I’m the best baseball player you have never heard of. I was hitting plastic balls across the living room when I was 16 months old. In the coach-pitch “league” when I was six all the fielders were moved to the outfield for safety reasons. At nine, I became the first kid ever to hit one over the fence at the little league field. As a 12-year-old in actual little league, I once came up with the bases loaded after hitting a grand slam the previous inning. The umpire kept telling the opposing coach to walk me, “You gotta walk him. I’d walk him. You’re crazy not to.” The opposing coach didn’t. It cost him another four runs. Later that summer, I was the starting first baseman for the New York City All-Star team in the Nanshiki Baseball Games. Wish I had known about it as an 11-year-old. It would have been nice to play in Tokyo. Babe Ruth league Batting Champion (we didn’t have an MVP award) at age 13. At 14, I tried out for the US Olympic team. Hit one off the scoreboard in center at the college stadium we were trying out in – 405 feet to the scoreboard. The Olympic coaches loved me as a player, but a 14-year-old wasn’t about to compete with Will Clark and/or Mark McGwire. As I said, I am the best baseball player you have never heard of.
We had a stud on that New York City All-Star team. Pat was our shortstop, our cleanup hitter, our captain and one of the few kids in my naivety I ever thought was better than me. He was a big muscular kid. The next year, I played against Pat as his team of 13-year-olds demolished my Babe Ruth league’s rag-tag All-Star team in the state tournament. I had grown an inch or two taller and Pat hadn’t. He was still good, but I didn’t think he was better than me anymore. The next year, I went to play for that team and there was no Pat. His baseball career was over at 14. In a way, mine was too.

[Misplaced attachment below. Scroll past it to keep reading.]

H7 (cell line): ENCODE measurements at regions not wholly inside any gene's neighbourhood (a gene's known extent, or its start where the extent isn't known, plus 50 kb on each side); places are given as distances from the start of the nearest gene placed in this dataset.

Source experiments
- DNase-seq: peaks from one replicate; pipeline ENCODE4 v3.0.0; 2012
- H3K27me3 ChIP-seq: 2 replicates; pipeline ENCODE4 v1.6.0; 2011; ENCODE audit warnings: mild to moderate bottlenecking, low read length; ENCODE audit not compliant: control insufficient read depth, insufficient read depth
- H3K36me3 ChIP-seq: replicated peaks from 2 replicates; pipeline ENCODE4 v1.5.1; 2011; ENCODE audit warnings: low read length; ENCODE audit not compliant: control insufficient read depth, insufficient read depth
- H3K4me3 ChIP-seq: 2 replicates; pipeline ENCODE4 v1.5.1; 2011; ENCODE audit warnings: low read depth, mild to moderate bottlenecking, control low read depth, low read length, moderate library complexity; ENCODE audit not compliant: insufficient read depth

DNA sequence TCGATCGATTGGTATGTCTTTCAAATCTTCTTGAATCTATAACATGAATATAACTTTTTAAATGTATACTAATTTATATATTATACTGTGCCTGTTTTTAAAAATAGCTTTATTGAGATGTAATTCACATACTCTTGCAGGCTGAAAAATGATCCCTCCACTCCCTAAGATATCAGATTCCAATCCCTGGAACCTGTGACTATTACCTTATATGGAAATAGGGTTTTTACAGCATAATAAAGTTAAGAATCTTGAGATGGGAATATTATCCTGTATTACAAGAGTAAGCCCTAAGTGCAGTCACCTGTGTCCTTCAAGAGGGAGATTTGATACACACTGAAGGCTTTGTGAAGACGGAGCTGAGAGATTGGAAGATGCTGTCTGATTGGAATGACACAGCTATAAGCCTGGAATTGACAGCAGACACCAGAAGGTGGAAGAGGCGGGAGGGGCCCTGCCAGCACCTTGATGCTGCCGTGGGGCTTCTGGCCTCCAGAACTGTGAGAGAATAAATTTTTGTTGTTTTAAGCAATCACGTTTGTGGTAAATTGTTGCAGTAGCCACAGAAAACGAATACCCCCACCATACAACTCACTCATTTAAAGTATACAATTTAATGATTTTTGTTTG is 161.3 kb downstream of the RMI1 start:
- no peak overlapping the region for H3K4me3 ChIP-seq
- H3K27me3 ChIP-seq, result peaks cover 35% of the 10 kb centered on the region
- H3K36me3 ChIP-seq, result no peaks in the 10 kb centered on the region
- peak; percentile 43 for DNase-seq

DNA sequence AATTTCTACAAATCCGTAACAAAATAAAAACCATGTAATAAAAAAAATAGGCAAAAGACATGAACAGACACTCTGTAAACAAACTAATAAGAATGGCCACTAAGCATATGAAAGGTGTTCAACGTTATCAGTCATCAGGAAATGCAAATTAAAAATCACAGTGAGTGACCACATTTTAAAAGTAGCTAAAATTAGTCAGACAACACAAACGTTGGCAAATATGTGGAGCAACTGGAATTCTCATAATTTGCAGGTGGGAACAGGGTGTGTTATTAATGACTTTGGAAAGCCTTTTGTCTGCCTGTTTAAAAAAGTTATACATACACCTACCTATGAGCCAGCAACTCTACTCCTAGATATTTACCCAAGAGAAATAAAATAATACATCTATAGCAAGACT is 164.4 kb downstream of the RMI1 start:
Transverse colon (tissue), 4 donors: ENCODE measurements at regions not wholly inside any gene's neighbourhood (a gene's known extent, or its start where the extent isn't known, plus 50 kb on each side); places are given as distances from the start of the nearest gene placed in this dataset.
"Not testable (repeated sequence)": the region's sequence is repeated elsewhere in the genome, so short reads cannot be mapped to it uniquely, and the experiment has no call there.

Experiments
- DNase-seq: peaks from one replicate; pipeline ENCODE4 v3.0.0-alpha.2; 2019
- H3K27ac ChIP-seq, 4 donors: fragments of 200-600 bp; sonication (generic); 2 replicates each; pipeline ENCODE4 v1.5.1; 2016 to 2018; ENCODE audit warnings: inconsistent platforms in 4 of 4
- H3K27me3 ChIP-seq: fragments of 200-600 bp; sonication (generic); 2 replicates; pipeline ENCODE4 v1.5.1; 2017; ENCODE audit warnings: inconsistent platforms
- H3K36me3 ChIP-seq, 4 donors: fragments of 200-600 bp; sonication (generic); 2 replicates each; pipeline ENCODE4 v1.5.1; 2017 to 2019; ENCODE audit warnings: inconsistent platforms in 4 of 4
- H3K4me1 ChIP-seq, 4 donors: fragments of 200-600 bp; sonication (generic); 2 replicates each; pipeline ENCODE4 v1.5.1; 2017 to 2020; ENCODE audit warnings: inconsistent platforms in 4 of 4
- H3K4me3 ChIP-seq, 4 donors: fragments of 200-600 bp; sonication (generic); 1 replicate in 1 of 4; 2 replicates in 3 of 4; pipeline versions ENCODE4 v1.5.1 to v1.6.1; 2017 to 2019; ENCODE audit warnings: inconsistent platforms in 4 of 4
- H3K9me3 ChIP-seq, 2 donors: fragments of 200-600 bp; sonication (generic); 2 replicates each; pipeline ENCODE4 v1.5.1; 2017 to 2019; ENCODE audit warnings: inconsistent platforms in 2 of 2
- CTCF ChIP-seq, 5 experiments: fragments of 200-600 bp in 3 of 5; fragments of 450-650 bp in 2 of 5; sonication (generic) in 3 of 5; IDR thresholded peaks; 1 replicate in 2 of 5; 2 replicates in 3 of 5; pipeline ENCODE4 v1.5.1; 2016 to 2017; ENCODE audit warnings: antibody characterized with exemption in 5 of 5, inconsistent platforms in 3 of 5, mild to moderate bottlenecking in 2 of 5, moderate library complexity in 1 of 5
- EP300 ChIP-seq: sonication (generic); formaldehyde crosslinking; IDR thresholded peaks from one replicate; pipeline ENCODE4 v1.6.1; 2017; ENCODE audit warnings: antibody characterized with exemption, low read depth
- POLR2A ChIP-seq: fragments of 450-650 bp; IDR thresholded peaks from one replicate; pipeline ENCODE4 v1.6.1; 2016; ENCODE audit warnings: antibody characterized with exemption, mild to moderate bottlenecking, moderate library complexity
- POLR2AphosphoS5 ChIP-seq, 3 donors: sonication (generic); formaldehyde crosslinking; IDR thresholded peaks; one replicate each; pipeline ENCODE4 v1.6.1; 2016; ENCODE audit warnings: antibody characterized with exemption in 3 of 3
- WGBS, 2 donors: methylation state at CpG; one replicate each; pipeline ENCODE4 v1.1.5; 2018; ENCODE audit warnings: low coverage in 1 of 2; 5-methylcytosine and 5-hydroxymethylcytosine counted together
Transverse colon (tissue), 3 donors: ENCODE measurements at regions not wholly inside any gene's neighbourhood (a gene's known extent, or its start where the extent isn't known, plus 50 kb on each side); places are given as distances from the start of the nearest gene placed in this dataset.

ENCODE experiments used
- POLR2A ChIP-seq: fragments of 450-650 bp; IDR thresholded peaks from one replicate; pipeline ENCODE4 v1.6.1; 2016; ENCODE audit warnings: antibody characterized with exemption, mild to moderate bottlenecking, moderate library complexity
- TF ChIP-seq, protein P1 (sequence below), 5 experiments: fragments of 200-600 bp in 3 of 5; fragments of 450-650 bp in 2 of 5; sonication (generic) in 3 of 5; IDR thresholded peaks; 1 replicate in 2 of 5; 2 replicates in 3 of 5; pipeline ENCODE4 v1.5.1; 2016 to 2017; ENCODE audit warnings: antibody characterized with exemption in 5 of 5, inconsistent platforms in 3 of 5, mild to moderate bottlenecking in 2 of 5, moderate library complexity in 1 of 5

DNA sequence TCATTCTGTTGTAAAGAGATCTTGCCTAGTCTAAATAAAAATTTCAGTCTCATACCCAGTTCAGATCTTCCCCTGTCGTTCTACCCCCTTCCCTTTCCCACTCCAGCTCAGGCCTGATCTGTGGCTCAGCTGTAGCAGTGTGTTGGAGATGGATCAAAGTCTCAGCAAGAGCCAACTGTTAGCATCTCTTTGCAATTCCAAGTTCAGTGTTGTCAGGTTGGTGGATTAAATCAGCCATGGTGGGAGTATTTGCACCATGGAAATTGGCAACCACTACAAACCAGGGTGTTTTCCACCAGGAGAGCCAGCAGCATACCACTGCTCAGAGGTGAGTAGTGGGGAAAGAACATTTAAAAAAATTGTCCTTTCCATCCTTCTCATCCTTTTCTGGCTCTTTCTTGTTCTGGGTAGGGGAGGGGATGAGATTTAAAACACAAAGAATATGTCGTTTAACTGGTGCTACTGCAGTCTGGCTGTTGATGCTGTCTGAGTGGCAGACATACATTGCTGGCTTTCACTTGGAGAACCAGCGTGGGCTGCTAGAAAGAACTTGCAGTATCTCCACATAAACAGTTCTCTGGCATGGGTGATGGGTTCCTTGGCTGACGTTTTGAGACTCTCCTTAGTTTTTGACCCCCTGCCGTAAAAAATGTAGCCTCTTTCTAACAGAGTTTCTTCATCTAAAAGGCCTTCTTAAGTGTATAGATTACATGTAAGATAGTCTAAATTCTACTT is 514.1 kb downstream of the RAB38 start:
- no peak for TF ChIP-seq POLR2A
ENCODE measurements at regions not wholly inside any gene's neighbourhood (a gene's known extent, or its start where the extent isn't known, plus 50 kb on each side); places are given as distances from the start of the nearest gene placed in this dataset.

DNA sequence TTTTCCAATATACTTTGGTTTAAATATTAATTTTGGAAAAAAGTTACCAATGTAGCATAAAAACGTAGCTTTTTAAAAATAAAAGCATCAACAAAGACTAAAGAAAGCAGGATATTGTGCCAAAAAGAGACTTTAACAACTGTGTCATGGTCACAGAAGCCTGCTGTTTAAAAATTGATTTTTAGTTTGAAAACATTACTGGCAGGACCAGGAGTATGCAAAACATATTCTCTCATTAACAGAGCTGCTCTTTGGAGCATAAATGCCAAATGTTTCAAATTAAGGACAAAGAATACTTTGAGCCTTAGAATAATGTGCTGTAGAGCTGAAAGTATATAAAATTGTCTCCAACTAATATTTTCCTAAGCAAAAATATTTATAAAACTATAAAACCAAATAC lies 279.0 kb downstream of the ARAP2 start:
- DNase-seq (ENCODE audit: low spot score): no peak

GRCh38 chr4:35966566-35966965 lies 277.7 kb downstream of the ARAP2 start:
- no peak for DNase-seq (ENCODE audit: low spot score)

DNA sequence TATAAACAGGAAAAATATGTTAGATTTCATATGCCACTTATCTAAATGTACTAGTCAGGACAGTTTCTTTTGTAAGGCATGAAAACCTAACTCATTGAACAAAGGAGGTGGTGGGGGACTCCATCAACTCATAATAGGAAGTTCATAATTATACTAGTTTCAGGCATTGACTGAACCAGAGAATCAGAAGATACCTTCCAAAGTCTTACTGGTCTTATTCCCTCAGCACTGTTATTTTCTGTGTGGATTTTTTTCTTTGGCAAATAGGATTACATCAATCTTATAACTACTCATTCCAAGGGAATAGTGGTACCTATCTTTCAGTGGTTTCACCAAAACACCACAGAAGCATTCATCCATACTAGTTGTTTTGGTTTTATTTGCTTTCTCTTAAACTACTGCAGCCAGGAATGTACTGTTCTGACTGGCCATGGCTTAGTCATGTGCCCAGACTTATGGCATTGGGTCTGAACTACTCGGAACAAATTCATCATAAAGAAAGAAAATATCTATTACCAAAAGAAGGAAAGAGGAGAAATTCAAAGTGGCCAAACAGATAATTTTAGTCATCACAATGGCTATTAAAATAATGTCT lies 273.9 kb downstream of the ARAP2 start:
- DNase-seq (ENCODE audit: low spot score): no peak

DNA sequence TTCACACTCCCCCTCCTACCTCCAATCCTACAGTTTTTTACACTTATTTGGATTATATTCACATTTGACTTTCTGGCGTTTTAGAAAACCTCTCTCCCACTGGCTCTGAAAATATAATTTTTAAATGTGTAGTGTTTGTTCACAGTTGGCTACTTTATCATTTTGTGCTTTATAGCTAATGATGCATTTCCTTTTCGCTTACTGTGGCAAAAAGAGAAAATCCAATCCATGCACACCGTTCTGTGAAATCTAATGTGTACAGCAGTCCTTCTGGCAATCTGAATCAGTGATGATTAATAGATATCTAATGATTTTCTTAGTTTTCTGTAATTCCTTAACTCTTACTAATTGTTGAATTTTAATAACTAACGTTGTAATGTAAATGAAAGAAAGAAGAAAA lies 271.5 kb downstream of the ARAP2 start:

Being the best 14-year-old is only a good thing if you keep getting better. I didn’t. While it was good enough to get me through high school and recruited by colleges and to play in college as well (though I was a JV kid, turns out the college coach wasn’t into a 160lb first baseman who didn’t hit homeruns even if I never hit under .400 in college), it caught up to me in college and probably already had in high school even if I didn’t realize it. Every guy who I played with who made it beyond college (my high school teammate who pitched for the Brewers and Giants for three or four years, Zimmy, the pitcher I once mentioned before, who was a bonus-baby with the Marlins and went as far as AAA and the three or four other guys from high school or travel who played in A or AA ball) all had one thing in common. They were getting better every year. We might have been at the same skill level when our paths crossed, but their trajectory was upward and mine was flat. They made and I didn’t.
Nowadays, I always chuckle to myself when I hear about a kid being a total stud or being the best in the league or in town, particularly when it comes from a parent. It’s not I don’t believe the kid is good or that they are the best in the town. But I know that kid. I was once him. And I know from my own experience baseball (any sport really) is a marathon and being the best right now means just that and only that. The Justin Heywards and Todd Fraziers are few and far between. Whether it is physical maturity, mental maturity or just pure ability, if you aren’t getting better, you are going to fall by the wayside sooner than later.
I think about this a lot as I head into the new season. As a coach, it’s in terms of am I doing everything I can to help all my players get better, particularly the “best” ones. For my players, I see glimpses every so often where a kid who has had some success stops listening and as a result stops learning. For them, it’s in terms of helping them understand while being told you’re good is something to savor, it’s not something to rest on. Being even better tomorrow will be a whole lot sweeter so let’s keep working. I try to remind the parents about it as well. As a father, well, if there is a parent out there who doesn’t want their kid to be the best at whatever they do, it’s not me. So as a father, it’s about reminding myself to focus on the improvements they are making every day and not to see only the shortcomings they have as players now. More importantly it’s to remind myself not to push too hard now particularly with the way kids are sent into drills and organized practices at such an early age these days. Sometimes it’s hard to remember, really hard. But I need only look back to my own experience to know I really don’t want my kid being the best right now.